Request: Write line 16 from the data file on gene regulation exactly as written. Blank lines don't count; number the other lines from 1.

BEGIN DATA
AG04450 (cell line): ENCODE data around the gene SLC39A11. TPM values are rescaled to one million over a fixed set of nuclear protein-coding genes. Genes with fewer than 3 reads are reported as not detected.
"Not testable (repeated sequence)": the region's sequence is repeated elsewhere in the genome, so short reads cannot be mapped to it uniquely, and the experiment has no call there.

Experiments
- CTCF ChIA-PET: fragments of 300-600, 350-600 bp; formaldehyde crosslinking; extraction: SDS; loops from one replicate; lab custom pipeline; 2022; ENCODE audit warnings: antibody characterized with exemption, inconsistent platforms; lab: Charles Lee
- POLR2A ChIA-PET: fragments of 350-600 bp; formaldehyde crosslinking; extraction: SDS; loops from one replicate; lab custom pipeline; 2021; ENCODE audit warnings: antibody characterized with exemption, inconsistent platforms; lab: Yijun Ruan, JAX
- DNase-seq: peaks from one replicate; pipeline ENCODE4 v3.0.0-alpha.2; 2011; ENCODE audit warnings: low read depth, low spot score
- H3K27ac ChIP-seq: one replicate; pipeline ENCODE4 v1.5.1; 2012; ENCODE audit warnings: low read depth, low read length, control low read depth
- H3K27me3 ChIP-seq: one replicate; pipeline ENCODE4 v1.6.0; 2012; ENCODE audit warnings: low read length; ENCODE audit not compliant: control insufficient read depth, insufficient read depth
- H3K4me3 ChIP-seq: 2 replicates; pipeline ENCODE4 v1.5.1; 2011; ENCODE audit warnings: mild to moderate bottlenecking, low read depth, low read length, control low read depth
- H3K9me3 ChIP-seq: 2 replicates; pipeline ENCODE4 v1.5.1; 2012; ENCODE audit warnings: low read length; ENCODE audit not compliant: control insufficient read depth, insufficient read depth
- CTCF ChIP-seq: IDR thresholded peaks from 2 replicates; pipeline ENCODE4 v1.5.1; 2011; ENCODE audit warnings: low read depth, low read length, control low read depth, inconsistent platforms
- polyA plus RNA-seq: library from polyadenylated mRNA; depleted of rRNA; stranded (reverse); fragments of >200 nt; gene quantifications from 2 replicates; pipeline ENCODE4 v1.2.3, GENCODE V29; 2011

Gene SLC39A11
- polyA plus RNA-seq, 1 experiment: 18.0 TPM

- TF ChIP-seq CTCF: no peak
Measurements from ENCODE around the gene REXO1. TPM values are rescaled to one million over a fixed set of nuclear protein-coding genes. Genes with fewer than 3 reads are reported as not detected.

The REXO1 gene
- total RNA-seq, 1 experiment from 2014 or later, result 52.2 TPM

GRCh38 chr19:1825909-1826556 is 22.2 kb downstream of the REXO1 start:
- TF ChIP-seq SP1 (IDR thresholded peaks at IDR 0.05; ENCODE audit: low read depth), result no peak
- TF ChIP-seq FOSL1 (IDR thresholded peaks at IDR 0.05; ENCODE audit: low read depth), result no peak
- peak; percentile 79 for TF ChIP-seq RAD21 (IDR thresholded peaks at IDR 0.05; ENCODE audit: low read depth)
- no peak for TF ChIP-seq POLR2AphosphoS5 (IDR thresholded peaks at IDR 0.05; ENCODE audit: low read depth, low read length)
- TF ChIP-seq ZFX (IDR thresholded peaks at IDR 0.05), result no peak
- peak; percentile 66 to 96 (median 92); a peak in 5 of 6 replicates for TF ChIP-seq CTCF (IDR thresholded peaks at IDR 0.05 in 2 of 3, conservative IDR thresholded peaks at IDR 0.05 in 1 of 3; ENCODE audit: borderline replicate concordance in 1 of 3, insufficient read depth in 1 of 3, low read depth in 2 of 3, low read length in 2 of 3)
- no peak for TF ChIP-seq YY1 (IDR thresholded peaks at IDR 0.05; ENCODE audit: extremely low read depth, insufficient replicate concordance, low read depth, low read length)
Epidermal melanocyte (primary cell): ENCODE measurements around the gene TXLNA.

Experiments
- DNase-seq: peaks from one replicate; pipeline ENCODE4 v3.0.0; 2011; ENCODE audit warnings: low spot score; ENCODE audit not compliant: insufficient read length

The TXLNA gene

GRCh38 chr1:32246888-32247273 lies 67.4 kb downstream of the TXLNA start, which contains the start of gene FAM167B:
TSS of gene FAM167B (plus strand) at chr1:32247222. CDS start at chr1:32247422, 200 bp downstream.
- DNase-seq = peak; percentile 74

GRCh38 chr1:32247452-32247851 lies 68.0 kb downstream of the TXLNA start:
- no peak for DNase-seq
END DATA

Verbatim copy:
Measurements from ENCODE around the gene REXO1. TPM values are rescaled to one million over a fixed set of nuclear protein-coding genes. Genes with fewer than 3 reads are reported as not detected.